Donations of Ill-Gotten Gain: A Jewish Legal Perspective
Written By: Elliot Dorff
The Jewish tradition uses many resources to resolve moral dilemmas, to teach moral norms, and to motivate moral behavior. These include stories, proverbs, history, theology, modeling, study, and law. Although all of these aspects of Judaism can be and are used to determine what morality demands, to teach morality, and to motivate moral behavior, law is the principal way in which the Jewish tradition seeks to resolve moral conundrums. Like every other mechanism used for these moral purposes, law has some significant disadvantages as well as some clear advantages in accomplishing these ends.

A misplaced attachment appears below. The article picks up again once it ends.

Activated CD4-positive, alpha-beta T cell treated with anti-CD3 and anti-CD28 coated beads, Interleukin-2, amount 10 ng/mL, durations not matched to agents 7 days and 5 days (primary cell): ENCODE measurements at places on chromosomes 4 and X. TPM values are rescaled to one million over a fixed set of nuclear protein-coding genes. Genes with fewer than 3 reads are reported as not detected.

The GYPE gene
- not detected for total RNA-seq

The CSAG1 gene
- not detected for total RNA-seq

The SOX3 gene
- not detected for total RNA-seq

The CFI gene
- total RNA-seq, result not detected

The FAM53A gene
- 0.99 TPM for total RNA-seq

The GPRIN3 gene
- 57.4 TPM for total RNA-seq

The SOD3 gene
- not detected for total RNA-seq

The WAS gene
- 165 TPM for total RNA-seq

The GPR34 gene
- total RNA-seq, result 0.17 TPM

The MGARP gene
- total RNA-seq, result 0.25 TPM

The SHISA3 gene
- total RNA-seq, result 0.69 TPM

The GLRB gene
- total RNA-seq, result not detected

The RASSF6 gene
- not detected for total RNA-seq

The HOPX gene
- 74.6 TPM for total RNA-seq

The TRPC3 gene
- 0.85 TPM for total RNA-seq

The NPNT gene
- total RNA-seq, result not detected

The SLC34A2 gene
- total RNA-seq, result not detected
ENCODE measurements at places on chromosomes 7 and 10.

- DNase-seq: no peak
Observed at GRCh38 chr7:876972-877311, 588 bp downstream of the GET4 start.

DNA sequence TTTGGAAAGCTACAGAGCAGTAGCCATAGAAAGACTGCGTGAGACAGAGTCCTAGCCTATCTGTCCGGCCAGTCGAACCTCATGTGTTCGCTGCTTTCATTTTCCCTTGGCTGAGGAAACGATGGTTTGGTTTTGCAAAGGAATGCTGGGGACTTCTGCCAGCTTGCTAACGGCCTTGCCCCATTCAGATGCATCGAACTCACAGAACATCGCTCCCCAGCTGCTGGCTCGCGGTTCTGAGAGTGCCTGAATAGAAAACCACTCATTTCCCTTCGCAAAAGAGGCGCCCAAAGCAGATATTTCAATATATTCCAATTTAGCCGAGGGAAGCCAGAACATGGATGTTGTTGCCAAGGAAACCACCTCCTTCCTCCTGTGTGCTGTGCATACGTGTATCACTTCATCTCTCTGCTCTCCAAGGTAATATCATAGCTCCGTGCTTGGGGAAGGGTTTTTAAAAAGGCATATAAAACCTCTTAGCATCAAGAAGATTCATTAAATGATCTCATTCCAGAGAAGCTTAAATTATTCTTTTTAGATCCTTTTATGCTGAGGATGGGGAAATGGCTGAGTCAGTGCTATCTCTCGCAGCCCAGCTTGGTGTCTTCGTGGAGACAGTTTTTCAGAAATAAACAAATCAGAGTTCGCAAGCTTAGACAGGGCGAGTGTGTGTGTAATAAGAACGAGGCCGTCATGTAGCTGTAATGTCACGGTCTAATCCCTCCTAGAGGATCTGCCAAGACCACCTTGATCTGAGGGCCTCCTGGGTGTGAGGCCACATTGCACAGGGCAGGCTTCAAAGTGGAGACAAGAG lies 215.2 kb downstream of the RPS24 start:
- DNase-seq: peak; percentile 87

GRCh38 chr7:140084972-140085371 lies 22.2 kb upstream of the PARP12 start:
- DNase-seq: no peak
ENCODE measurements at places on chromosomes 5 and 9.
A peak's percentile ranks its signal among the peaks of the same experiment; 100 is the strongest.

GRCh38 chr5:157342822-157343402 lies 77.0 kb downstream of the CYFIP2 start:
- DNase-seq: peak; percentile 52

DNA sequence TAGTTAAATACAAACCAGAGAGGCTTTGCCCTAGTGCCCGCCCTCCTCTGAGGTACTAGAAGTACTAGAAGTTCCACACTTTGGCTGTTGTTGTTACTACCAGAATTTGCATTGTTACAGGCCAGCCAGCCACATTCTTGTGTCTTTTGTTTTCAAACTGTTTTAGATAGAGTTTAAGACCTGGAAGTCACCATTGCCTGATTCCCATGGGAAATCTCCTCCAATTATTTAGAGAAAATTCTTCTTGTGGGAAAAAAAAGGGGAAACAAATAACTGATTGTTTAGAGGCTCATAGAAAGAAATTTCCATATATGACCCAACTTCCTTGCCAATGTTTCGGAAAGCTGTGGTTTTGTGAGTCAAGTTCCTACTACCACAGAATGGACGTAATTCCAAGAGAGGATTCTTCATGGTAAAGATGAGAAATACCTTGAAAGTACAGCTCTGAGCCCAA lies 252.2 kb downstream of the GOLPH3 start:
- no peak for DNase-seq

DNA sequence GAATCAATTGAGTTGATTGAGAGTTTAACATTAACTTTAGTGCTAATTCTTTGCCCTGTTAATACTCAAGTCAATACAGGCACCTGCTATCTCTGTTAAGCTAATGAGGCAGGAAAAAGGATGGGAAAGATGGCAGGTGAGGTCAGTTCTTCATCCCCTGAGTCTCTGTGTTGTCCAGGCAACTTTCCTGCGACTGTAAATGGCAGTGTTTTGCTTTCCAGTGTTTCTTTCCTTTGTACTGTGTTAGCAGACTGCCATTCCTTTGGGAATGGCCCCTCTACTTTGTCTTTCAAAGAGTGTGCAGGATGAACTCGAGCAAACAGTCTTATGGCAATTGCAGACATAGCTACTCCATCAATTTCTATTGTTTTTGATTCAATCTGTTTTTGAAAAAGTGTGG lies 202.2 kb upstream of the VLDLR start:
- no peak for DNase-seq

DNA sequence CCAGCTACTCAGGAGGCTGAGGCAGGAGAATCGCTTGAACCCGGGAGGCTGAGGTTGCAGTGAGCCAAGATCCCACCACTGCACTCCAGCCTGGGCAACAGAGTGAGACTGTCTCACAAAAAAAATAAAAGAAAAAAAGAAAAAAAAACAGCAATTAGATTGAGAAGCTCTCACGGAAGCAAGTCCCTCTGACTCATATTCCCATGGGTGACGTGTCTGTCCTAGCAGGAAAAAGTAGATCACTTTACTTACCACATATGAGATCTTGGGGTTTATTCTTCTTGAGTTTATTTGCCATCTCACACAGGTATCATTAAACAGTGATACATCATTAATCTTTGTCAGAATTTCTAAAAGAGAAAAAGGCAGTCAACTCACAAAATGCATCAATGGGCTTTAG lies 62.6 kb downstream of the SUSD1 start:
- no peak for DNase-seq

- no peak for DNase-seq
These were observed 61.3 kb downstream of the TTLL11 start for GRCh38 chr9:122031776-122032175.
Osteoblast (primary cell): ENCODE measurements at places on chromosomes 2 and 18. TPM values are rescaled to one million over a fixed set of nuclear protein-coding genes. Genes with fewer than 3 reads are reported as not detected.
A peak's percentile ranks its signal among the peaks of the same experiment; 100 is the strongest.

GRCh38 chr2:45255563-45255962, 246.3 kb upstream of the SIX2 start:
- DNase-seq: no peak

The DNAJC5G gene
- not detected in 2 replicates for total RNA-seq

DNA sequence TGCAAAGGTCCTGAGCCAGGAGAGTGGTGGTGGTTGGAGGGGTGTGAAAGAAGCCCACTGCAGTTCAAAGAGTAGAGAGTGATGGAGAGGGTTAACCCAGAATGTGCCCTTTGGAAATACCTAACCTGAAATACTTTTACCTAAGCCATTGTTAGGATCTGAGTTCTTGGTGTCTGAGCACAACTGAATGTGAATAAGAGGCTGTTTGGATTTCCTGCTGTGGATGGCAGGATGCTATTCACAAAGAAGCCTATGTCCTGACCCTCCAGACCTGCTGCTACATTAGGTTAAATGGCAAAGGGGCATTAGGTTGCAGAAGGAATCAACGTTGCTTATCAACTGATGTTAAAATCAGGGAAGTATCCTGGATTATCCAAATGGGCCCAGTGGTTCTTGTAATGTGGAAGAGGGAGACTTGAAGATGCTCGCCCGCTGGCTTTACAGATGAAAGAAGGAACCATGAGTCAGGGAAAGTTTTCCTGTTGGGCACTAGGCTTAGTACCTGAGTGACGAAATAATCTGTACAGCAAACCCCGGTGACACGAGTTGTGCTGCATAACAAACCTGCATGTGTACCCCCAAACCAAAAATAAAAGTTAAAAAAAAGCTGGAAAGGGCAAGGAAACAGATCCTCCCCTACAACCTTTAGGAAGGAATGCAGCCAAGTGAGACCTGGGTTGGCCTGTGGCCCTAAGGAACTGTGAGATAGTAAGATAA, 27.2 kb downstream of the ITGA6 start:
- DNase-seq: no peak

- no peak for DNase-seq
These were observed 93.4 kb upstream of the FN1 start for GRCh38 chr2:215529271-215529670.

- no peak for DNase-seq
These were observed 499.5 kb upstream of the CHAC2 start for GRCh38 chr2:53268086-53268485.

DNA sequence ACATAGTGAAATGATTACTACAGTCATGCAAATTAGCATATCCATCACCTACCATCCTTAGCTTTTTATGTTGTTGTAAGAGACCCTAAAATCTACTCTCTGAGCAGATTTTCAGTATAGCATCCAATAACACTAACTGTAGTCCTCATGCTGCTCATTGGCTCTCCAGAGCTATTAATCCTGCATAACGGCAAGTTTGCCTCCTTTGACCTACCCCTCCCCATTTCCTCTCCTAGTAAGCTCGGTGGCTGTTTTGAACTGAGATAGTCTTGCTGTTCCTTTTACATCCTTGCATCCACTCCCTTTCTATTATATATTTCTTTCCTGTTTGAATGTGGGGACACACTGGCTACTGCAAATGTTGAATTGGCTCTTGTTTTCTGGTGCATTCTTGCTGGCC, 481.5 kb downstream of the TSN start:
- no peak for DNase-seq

Like Anglo-American law and unlike European Continental law, Jewish law works primarily through cases, in which judges respond to a specific set of circumstances and then their ruling can be used to inform later courts as to how to rule in similar cases. (Continental law instead works deductively from codes.) On hard cases, rabbis will describe the situation to another rabbi with known expertise in the relevant area of the law, and that rabbi will respond with a judicial ruling. This literature is called, in Hebrew, she’ailot u’teshuvot (“questions and answers”), or, in English, the responsa literature (singular, responsum).
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